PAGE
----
A “little Emory campus” in Washington
BY PAIGE P. PARVIN 96G
Last summer, the leadership of Washington, D.C., chapter of the Caucus of Emory Black Alumni (CEBA) visited the National Museum of Women in the Arts to see an exhibition by Emory alumna and artist Amalia Amaki 92G 94G, “Boxes, Buttons and the Blues,” a collection of mixed-media creations that explored American culture's images and perceptions of black women and blues music.
Coincidentally, the director of the National Museum of Women in the Arts, Judy Larson, completed her Ph.D. at Emory in 1998; she and Amaki knew of each other while working on their graduate degrees. Amaki is assistant professor of black American studies and curator of the Paul R. Jones Collection at the University of Delaware.
That kind of Emory connection happens all the time in Washington, says Joy Clinkscales 97C, president of the CEBA chapter ; and networking is part of the organization's mission.
“You never know where your life is going to take you, and it's important to know people in different fields for your own self-growth,” she says. “There are so many Emory alumni in Washington, it's like a little Emory campus here.”
The D.C. chapter of the Association of Emory Alumni, led by Darcy Honker 90C, is one of the largest and most active in the country, with some 250 graduates living in the greater Washington area. And the CEBA sub-group is thriving under Clinkscales' leadership. She was one of the founders of the chapter and is now in her second year at the helm.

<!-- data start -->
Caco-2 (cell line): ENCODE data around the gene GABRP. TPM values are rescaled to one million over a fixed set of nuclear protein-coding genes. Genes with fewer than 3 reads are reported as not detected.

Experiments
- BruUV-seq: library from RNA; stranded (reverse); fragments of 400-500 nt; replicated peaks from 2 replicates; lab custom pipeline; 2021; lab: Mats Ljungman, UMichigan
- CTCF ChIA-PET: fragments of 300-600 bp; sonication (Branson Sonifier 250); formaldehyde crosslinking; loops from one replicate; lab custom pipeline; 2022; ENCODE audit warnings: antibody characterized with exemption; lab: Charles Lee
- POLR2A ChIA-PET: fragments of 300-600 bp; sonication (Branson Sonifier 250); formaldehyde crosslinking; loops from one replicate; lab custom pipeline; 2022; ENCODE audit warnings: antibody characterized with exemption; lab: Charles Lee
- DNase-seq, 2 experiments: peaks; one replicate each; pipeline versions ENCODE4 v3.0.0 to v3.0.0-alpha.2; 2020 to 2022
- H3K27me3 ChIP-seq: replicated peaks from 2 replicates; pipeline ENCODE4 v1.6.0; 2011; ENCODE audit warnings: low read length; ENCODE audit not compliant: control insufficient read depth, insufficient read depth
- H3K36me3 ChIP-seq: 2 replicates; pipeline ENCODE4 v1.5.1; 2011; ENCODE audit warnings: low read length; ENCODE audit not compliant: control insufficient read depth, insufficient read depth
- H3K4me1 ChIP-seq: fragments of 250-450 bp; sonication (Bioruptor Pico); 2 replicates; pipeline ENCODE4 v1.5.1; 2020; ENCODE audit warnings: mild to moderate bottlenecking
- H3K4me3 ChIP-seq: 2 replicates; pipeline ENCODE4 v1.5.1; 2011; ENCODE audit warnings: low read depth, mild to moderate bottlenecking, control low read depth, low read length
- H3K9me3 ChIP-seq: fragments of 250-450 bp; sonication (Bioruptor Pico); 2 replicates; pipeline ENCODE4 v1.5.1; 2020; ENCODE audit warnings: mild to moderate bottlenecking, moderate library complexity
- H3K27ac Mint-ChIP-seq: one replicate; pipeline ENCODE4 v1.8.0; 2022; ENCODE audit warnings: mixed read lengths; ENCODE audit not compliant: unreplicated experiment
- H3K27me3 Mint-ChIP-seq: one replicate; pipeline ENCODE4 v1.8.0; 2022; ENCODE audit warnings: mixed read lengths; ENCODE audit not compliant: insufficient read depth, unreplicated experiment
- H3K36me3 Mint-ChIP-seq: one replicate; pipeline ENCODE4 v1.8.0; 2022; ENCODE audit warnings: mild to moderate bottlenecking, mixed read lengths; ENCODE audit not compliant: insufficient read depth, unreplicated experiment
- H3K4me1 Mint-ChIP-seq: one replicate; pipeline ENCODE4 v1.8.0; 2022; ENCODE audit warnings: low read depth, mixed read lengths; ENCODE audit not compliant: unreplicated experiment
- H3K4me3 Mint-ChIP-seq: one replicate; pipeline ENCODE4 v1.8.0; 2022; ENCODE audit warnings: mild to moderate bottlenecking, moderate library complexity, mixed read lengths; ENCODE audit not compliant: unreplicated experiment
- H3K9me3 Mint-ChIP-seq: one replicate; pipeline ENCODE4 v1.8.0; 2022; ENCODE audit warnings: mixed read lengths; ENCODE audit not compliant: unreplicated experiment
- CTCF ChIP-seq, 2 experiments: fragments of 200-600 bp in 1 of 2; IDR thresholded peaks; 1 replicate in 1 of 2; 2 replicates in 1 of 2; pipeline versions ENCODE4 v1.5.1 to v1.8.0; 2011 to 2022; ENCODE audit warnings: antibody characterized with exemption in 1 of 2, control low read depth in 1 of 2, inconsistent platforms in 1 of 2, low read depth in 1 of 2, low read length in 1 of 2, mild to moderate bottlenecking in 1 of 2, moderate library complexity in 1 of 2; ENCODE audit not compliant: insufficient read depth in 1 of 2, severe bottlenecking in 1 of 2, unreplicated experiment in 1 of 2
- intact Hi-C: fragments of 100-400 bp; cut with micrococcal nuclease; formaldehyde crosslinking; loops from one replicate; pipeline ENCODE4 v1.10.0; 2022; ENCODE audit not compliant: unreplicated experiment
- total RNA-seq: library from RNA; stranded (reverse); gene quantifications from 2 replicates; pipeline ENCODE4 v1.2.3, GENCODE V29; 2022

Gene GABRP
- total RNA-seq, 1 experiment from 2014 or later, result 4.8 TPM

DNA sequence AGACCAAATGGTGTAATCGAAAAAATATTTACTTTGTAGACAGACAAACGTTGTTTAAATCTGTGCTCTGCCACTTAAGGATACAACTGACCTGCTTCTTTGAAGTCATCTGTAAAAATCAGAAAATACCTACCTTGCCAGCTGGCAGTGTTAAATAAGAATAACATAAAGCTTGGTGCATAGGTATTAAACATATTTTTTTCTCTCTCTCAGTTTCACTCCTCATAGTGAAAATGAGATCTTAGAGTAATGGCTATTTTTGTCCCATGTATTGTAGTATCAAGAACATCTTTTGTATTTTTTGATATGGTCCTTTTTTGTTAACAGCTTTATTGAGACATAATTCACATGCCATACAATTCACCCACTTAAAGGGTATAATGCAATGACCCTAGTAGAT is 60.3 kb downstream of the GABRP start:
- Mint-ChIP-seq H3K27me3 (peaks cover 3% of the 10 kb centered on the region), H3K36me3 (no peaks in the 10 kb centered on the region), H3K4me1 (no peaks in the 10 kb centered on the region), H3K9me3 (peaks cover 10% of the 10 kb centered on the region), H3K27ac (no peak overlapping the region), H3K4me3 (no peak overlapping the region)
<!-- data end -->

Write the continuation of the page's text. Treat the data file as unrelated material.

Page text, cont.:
“I think members are surprised to see how many of us there are,” she says. “Our mission is a little different in the sense that we are an affinity group, so we try to cater to the concerns and needs of our particular membership. We spread the word about scholarships so that future students of color are able to attend Emory. And we have a couple of our own events a year.” Only the night before, she had joined about sixty fellow alumni for dinner at a hot new Latino restaurant co-owned by an Emory alum.
Clinkscales is an attorney for the Community Development Financial Institutions Fund, an arm of the Department of the Treasury that works directly with banks to facilitate affordable financial services, including credit and loans, for underprivileged consumers.
“Our role is to financially empower low-income Americans,” she says. “We're unique because we look at every financial institution or company the way you look at a company you might want to invest in.”
Clinkscales, who earned her law degree from American University in 2000, says Emory gave her a “very solid foundation” for understanding both the financial and legal fields—as well as a desire to help people.